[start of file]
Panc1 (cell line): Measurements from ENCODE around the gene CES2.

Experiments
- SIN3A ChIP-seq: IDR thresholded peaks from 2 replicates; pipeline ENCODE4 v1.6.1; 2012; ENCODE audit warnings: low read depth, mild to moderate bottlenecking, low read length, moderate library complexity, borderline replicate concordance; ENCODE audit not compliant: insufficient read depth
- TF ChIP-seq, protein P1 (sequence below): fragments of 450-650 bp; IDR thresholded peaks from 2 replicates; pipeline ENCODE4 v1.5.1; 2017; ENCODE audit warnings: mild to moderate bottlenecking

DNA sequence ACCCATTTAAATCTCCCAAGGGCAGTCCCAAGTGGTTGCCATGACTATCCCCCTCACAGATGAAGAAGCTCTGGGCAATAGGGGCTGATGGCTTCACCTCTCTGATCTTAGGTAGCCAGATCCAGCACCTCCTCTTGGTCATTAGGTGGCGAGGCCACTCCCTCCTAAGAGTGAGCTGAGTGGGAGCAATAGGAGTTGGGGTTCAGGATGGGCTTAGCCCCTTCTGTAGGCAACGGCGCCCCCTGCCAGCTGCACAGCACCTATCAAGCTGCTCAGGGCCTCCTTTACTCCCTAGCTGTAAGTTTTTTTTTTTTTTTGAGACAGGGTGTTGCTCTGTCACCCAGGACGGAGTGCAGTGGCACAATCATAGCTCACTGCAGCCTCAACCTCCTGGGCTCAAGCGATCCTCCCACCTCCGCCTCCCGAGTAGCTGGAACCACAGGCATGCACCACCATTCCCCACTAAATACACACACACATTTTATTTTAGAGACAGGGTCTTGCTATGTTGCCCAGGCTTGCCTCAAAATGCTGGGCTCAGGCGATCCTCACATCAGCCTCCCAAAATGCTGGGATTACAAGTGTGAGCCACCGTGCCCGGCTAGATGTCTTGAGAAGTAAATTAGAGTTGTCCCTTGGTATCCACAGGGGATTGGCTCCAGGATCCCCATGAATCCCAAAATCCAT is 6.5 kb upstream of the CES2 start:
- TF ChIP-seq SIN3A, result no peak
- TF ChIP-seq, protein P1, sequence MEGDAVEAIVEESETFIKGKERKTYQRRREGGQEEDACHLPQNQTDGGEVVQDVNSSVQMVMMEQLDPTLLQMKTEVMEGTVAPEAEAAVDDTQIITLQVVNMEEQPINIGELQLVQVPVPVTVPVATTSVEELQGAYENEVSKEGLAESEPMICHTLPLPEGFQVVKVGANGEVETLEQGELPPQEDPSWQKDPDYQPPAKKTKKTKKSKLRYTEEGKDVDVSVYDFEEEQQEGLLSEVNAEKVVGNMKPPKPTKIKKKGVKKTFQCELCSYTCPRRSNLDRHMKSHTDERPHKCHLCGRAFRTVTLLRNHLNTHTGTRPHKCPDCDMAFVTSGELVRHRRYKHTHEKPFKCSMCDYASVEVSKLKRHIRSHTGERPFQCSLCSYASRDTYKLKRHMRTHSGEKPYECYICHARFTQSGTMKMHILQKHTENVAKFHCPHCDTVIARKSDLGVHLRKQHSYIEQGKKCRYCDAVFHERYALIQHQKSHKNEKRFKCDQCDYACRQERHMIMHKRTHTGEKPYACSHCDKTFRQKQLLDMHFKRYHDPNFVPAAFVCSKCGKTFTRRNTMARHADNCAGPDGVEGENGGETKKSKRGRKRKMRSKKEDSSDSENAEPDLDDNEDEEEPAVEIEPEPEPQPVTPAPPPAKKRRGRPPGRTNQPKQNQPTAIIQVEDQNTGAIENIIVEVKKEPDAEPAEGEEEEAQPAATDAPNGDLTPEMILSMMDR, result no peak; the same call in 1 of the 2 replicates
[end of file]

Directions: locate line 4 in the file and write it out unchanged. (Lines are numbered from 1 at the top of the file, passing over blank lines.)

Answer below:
- TF ChIP-seq, protein P1 (sequence below): fragments of 450-650 bp; IDR thresholded peaks from 2 replicates; pipeline ENCODE4 v1.5.1; 2017; ENCODE audit warnings: mild to moderate bottlenecking